"referenceName": "selfHostedIr",
           "type": "IntegrationRuntimeReference"
       }
   }
}
  • Create Managed Private Endpoints for accessing resources outside the ADF managed V-net(which don't have public internet access). For Example, Synapse SQL pool cannot be accessed by the public internet and it will be outside the ADF managed vnet. Therefore a Managed Private Endpoint needs to be created for Data Factory access to Synapse SQL Pool.

Akshay_Attota_15-1644393303919.png

Azure Key Vault

  • Azure KeyVault should be configured with a private endpoint to prevent access from the public internet.
  • In addition to using Azure KeyVault for secret scope management, it can be integrated with Azure Databricks for Azure KeyVault-backed scope.

Azure Datalake Storage Accounts

  • Public Access to all Data Lakes should be disabled.
  • Private Endpoint Access should be configured for all Data Lakes
  • VNET Access is configured where necessary for Azure Storage Explorer on custom VNET located VMs.
  • ACL permissions to containers are programmatically handled via PowerShell code
  • RBACs are restricted to Azure Resource Managed Identities when specifically required e.g Azure Data Factory Storage Blob Data Contributor Role.
  • Along with the above mentioned points, here are the storage exception and Network routing

Akshay_Attota_16-1644393414477.png

Self Hosted Agent Installation Procedure:

Purpose:

In order to run CI and CD pipelines through a secure VNET. We need to install a VM(connected to a VNET/SUBNET) as a self hosted agent in Azure Devops.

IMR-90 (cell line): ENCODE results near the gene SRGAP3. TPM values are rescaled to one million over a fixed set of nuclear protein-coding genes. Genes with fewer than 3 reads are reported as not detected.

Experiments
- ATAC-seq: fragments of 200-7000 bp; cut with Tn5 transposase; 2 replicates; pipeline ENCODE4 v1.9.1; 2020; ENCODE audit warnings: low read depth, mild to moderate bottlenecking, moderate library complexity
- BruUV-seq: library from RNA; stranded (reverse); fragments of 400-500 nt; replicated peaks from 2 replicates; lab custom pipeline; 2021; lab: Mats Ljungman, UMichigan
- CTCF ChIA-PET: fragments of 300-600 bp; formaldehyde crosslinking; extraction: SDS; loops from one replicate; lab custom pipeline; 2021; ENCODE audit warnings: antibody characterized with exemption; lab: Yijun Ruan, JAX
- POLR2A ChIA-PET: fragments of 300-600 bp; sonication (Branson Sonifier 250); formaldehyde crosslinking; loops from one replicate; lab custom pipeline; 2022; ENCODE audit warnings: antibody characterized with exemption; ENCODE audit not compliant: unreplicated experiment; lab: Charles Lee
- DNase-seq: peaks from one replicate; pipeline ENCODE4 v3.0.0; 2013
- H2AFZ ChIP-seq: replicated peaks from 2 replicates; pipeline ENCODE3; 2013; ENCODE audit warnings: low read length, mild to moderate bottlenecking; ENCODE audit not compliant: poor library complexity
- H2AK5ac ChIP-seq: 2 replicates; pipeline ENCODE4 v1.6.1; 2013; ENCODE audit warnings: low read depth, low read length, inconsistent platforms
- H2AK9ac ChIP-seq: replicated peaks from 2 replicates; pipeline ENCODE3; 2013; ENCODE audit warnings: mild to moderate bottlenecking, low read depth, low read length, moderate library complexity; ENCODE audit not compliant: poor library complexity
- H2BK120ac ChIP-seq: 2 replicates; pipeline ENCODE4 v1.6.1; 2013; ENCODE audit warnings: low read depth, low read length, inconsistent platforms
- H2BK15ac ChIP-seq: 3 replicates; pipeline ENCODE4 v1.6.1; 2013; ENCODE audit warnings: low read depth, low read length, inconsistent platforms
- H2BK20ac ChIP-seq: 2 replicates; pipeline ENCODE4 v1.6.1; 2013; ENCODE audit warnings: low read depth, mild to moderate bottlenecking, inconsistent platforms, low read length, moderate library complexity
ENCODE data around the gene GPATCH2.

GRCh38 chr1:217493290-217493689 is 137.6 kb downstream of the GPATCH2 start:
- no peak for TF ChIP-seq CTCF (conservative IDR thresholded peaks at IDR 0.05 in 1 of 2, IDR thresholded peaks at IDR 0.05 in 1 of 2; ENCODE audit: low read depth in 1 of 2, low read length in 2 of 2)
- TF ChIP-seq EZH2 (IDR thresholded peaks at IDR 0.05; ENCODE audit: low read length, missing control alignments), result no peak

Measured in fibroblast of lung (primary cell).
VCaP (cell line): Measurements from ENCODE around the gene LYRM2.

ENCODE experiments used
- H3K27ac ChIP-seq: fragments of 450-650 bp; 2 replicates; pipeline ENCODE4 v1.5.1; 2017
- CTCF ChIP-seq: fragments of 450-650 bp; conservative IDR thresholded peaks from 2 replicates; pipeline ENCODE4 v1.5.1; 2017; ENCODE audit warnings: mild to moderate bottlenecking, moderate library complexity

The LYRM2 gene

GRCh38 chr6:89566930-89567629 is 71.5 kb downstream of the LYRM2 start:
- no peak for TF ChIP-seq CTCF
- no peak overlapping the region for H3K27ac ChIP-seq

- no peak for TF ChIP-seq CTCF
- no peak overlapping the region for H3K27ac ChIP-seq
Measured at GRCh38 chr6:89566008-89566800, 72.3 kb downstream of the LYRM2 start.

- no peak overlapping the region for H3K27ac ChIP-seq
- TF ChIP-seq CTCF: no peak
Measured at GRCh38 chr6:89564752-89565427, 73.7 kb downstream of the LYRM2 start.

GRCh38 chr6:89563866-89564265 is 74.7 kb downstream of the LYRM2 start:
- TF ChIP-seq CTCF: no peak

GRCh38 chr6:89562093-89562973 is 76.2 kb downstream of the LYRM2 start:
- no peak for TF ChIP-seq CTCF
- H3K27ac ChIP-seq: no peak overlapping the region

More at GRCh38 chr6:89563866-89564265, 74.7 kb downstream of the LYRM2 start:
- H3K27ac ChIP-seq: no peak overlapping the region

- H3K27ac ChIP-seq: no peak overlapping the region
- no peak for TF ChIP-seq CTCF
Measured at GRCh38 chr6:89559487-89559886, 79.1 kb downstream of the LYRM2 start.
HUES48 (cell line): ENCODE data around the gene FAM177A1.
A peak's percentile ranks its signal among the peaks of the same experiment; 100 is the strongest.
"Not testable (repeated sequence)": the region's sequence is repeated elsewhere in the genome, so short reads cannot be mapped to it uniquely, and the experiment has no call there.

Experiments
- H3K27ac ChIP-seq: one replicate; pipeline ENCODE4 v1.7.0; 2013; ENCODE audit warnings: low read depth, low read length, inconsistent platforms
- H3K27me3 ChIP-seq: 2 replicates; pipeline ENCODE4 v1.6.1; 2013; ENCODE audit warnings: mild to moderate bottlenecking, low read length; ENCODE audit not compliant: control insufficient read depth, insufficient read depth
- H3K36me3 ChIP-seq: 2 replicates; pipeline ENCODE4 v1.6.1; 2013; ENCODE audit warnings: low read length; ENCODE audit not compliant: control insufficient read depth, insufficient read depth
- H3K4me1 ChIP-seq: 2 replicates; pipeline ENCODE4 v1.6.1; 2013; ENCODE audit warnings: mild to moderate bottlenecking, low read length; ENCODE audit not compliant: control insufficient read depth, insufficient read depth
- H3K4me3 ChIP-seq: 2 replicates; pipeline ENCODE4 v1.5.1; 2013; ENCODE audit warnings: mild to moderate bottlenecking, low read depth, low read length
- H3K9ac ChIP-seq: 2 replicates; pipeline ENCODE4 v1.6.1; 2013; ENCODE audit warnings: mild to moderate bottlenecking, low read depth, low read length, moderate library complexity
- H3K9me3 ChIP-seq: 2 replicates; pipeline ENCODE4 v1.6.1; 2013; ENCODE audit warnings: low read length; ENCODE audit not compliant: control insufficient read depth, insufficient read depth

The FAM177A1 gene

Installation Procedure:

  1. Log on to the VM you want the self hosted agent installed on via Bastion
    • Akshay_Attota_6-1644394159919.png

       

  2. Within the Virtual Machine, navigate to the Azure Devops website using a web browser and log in.
  3. Create a new agent pool or use an existing pool
    • Navigate to project settings/agent pools within azure devops to create a new pool or view the existing pool that you want to use
    • Akshay_Attota_7-1644394268375.png

       

    • Akshay_Attota_8-1644394317918.png

       

    • Follow the add pool dialogue to create a new pool if needed
    • Akshay_Attota_9-1644394373079.png

       

  4. Within the pool you want to use, navigate to the agents tab and select new agent.
    • Akshay_Attota_10-1644394420466.png

       

  5. Follow the instructions outlined here: https://docs.microsoft.com/en-us/azure/devops/pipelines/agents/v2-windows?view=azure-devops 
    • This will show you how to create a PAT token to authenticate the agent (this token is only used once at authentication time and never used again)
    • Make sure to install the agent to run as a service

 

Self Hosted Agent Dependencies for Pipelines:

Because the agent will be installed on a brand new blank windows image, other dependencies/packages need to be installed on the virtual machine in order for our CI/CD pipelines to run.

Example:

Let's consider an example scenario that we need to install some modules like below 

Here is a list of packages to install and where to install them.

ADDING SELF HOSTED AGENTS IN OUR CI-CD YAML deployment PIPELINES:

•The code shows how to run your release agent on a specific self hosted agent(connected to VNET):

- Take note of the pool and demands configuration

Considering we are deploying Data bricks notebooks in the below case

 

 

 

 

 

stages: - stage: Release displayName: Release stage jobs: - deployment: DeployDatabricks displayName: Deploy Databricks Notebooks pool: name: DataPool demands: - agent.name -equals vm-ado environment: Data-SANDBOX

 

 

 

 

 

 

•In the continuous deployment pipeline, we must deploy the artifacts build to Dev , QA, UAT and prod environments. We will have approval gates setup before the deployment to each environment(stage) gets started.